Slides # 1 – 5:
Slides # 6 – 33:
The first part of the slides deal with the Neuroscientific findings as evidence to show that different types of meditation affect different parts of the brain with attendant behavioral changes in the practitioner. (I have a couple of Video clips also in this part).
Slide # 34:
A short clip from a Talk by the Professor of Neuroscience, Nancy Kanwisher of MIT shows the discovery of the ‘Face recognition area’ in the brain. It also demos how the electromagnetic field in the brain impacts on what you see “out there.” A change in the electrical field will distort or alter your perception. This aspect is exploited in the technique of Transcranial Magnetic Stimulation (TMS) used to bring about a change in the neural connections of a patient suffering from depression, anorexia and certain other disorders. But the interesting point coming out from an Advaita perspective is that it is a projection of the waves in your brain that show you what you ‘think’ you see located somewhere there outside you. It is not that a thing is ‘already there’ and you see it as ‘it exactly is.’
Slide # 35 – 41:
We discuss here the issues of self-control and emotional maturity and the parts of the body and brain related to these behaviors. Present Neuroscientific findings lead one to conclude that ‘self-control’ is a finite resource and is not inexhaustively available for use. A period of recuperation is required for the resource to get replenished. We also try to locate the six enemies (arishadvarga-s) and the corresponding endocrinal glands in the body.
Slides 42 – 46:
There is a difference between obtaining mind-based worldly knowledge and the Non-dual Self-Knowledge as explained by Shankara. We also examine the role ‘attention’ plays in giving us ‘knowledge’ and contrast it with Consciousness which is the ‘True Knowledge.’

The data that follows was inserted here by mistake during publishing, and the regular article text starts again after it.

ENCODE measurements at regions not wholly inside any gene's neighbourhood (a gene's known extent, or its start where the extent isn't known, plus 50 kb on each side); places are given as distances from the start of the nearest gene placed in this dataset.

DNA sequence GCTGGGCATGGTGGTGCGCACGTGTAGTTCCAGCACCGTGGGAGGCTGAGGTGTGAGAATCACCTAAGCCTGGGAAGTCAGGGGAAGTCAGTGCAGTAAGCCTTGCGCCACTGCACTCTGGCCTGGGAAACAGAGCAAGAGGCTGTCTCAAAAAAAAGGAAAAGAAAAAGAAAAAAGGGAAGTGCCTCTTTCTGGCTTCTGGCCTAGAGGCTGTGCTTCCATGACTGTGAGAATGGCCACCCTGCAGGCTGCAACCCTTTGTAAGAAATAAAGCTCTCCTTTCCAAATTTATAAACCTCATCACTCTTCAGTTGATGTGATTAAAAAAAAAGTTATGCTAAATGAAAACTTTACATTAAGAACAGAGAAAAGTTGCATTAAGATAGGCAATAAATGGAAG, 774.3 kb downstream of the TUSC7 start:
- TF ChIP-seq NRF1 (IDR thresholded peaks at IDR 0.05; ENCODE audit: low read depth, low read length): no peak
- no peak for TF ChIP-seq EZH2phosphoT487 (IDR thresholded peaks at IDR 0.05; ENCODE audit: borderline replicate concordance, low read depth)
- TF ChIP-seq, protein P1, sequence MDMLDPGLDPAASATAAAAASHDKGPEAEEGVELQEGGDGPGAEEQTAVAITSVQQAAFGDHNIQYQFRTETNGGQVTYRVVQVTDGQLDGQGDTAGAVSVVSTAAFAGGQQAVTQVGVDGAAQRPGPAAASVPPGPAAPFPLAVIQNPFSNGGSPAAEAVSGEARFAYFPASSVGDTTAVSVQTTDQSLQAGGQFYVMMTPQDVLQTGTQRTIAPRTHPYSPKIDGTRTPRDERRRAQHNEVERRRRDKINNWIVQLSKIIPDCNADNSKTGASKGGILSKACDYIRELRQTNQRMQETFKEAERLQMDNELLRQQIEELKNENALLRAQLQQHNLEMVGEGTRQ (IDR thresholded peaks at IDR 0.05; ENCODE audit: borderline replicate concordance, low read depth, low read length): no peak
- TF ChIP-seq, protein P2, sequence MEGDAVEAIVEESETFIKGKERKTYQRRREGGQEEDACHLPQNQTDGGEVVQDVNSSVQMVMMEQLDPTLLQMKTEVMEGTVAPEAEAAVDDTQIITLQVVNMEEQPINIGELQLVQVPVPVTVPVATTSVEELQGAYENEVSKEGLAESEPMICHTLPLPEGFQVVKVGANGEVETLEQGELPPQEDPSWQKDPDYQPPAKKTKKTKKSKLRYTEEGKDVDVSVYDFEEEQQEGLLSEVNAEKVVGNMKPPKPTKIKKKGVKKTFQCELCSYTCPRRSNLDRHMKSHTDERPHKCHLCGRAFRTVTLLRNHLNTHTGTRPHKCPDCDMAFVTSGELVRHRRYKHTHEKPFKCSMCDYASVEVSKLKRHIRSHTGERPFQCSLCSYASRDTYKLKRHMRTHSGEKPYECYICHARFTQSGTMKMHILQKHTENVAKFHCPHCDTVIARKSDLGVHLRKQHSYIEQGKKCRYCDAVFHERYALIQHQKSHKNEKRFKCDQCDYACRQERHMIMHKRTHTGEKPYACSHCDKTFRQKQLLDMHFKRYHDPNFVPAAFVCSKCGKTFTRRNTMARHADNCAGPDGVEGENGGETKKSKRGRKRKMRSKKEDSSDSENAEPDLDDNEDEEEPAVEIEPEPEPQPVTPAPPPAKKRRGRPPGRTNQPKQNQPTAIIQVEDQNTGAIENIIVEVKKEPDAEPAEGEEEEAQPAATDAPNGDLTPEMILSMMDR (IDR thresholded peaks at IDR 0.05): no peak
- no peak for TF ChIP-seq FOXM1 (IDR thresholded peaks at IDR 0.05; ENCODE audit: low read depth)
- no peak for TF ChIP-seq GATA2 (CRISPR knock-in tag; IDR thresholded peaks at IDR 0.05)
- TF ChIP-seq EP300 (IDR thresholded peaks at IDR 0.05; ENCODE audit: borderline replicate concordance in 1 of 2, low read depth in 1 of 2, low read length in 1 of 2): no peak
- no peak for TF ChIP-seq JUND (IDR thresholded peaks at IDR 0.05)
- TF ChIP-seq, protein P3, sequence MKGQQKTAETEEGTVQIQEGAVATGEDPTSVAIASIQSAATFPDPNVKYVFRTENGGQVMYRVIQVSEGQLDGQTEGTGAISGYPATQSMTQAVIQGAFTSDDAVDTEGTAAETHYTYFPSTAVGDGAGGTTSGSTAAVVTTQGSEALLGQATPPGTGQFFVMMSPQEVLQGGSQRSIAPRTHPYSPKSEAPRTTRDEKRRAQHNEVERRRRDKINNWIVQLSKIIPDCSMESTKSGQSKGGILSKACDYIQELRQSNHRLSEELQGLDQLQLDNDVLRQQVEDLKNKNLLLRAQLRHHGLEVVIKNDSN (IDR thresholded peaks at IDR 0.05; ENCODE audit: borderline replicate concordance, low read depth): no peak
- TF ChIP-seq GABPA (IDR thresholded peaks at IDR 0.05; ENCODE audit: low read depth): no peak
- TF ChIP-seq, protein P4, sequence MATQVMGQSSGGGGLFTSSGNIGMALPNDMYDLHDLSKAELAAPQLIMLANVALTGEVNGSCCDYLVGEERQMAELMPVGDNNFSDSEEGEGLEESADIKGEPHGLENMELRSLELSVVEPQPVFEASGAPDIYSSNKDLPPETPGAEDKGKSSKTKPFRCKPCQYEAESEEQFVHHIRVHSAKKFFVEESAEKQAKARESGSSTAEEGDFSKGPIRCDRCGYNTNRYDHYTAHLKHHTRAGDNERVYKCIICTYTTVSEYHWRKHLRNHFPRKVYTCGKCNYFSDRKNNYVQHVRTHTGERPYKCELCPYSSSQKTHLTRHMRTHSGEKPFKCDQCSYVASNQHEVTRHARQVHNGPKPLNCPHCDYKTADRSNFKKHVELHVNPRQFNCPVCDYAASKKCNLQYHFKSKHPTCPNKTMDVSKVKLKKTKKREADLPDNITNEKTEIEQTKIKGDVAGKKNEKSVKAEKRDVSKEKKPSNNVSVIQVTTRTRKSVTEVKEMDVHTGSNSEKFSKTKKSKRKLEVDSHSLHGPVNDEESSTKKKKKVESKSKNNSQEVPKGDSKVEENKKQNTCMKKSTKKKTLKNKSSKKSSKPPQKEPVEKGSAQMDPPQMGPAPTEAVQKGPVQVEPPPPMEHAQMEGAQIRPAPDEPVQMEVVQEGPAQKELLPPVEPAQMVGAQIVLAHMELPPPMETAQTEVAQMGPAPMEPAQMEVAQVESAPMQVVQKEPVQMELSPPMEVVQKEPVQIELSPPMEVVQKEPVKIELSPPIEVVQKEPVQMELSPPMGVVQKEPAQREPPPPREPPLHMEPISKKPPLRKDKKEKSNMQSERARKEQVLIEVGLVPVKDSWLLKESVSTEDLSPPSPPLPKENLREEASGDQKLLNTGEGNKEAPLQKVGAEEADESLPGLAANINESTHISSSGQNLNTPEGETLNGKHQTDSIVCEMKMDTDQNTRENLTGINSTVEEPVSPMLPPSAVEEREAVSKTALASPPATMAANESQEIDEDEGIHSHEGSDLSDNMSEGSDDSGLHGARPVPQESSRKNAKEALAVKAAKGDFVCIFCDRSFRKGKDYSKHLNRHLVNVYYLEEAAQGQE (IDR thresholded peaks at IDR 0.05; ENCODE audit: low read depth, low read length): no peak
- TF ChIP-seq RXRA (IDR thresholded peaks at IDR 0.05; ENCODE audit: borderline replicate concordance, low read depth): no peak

Slides # 47 – 72:
Next I take up the definitions of dhyAna and samAdhi as used in different texts like aparokshAnubhUti, vivekacUDAmaNi, Yogavasishta etc. We consider the Vedantic view as expressed by Shankara with a few quotes from BG and so on. I try to bring out the difference in the usage of the terms in Patanjali yogasUtra-s and Advaita. Finally I show that action will help to attain citta sudddhi which leads to citta naishcalyaM, but the next stage of realizing jIvabrahmaikatva jnAna, the vastu tantra jnana, is not a direct result obtained from the state of a placid mind. It has to happen by Itself (tat prasAdAt).
I attempt to show that the terms “dhyAna and samAdhi,” though highly technical, have been used to mean different things by different teachers historically and that there is no rigorous standardized universally accepted process or method that the words indicate. The slide # 51 presents the teaching of Sage Vasishta that realization of the Oneness of subject-object (i.e. Liberation) dawns on him who achieves ‘desirelessness.’
Slides # 73 – 75:
We end with an invocative prayer from mahAnArAyaNa upanishad:
आर्द्रं ज्वलतिज्योतिरहमस्मि । ज्योतिज्वॅलति ब्रह्माहमस्मि । योऽहमस्मि ।
अहमस्मि ब्रह्माहमस्मि । अहमेवाहं मां जुहोमि स्वाहा ॥ ….. 67.
Meaning: I realize this Identity of Jiva & Brahman by offering myself i.e., the jIvatva (the finite self) as an oblation into the Fire of Infinite brahman which I am forever. May this oblation be well reached for achieving jIva-brahma Identity.
(The above is a part of the अघमर्षण मन्त्र (aghamarShaNa mantra), seeking the blessings of Sage aghamarShaNa, recited ritualistically by traditional seekers while bathing or during the observation of other ablutions. The word aghamarShaNa also means the cleanser of demerit).
Acknowledgements: I am grateful to the authors of the various sources from which I have freely adopted the material. As far as possible, I have given the references so that the reader can further pursue the matter, if interested. My thanks are also due to Dennis who kindly had a preview of the slides and made helpful observations. He has been kind to create the downloadable link for the pdf of the 75 slides.